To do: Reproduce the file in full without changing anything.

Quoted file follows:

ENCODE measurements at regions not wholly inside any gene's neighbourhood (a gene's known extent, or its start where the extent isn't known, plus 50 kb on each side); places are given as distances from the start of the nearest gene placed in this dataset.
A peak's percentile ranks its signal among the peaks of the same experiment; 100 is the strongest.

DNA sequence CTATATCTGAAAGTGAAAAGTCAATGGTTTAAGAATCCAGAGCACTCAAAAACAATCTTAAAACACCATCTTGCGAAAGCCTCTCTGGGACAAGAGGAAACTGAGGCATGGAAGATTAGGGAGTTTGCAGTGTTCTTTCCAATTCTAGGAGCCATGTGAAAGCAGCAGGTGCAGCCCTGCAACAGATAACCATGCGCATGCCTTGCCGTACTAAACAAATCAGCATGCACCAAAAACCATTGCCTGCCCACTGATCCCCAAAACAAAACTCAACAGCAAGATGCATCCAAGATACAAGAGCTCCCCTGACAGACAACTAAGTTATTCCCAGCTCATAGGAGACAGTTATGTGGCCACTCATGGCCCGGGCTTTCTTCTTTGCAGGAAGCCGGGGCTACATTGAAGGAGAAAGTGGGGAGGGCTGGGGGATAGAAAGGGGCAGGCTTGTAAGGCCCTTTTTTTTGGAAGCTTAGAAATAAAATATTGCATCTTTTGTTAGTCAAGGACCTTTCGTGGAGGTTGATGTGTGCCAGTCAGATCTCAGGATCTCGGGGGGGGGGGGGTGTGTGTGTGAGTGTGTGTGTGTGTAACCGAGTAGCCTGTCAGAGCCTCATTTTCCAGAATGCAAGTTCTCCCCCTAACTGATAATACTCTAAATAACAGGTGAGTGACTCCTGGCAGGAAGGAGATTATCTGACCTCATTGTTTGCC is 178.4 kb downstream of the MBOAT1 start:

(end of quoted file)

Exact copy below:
ENCODE measurements at regions not wholly inside any gene's neighbourhood (a gene's known extent, or its start where the extent isn't known, plus 50 kb on each side); places are given as distances from the start of the nearest gene placed in this dataset.
A peak's percentile ranks its signal among the peaks of the same experiment; 100 is the strongest.

DNA sequence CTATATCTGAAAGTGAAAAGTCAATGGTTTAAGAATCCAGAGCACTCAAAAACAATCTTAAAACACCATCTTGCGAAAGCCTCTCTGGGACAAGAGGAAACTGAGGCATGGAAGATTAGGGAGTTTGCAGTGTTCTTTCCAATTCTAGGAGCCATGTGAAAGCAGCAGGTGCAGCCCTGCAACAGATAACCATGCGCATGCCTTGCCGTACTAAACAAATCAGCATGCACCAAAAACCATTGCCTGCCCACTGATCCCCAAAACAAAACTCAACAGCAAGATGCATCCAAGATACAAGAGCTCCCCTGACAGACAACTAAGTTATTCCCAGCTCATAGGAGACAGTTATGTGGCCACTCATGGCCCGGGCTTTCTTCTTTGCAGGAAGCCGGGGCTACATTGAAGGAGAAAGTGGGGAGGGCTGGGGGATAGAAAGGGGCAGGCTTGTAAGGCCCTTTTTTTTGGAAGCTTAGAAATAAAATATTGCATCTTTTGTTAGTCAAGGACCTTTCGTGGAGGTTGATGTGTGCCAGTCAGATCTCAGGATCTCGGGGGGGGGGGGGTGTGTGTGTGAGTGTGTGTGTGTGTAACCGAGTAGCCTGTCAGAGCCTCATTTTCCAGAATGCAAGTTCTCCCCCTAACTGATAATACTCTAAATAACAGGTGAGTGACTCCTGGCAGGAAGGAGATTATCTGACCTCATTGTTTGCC is 178.4 kb downstream of the MBOAT1 start: